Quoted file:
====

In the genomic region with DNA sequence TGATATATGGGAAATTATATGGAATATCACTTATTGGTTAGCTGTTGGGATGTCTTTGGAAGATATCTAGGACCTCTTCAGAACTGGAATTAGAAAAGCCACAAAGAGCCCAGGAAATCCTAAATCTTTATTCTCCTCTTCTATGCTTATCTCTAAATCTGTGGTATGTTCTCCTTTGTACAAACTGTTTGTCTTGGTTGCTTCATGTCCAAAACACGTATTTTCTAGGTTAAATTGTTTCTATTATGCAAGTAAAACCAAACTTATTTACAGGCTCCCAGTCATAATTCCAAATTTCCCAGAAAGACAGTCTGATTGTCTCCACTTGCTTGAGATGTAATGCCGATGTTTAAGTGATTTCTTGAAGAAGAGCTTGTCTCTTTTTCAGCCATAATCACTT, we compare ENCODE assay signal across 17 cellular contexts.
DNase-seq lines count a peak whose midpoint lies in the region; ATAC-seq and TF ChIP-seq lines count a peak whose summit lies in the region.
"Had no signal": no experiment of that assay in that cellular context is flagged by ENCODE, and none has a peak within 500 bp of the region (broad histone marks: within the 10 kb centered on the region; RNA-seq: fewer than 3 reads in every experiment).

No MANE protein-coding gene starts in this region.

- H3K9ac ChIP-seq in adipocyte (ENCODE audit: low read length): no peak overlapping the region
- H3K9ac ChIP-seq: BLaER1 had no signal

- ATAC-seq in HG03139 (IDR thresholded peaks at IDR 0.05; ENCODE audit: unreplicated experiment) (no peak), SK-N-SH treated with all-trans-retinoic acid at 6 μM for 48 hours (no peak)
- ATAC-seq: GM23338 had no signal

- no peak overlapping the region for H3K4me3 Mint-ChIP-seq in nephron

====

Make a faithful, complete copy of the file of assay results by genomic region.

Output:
In the genomic region with DNA sequence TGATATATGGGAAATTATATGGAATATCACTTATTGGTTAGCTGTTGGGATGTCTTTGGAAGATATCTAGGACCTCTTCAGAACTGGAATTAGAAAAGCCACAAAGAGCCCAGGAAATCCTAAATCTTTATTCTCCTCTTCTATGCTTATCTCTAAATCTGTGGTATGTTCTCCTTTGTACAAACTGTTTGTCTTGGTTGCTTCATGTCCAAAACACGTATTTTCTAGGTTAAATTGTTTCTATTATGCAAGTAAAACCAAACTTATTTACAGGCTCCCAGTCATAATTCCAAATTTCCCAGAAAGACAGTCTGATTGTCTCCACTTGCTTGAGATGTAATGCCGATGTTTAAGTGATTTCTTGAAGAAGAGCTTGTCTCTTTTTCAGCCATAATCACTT, we compare ENCODE assay signal across 17 cellular contexts.
DNase-seq lines count a peak whose midpoint lies in the region; ATAC-seq and TF ChIP-seq lines count a peak whose summit lies in the region.
"Had no signal": no experiment of that assay in that cellular context is flagged by ENCODE, and none has a peak within 500 bp of the region (broad histone marks: within the 10 kb centered on the region; RNA-seq: fewer than 3 reads in every experiment).

No MANE protein-coding gene starts in this region.

- H3K9ac ChIP-seq in adipocyte (ENCODE audit: low read length): no peak overlapping the region
- H3K9ac ChIP-seq: BLaER1 had no signal

- ATAC-seq in HG03139 (IDR thresholded peaks at IDR 0.05; ENCODE audit: unreplicated experiment) (no peak), SK-N-SH treated with all-trans-retinoic acid at 6 μM for 48 hours (no peak)
- ATAC-seq: GM23338 had no signal

- no peak overlapping the region for H3K4me3 Mint-ChIP-seq in nephron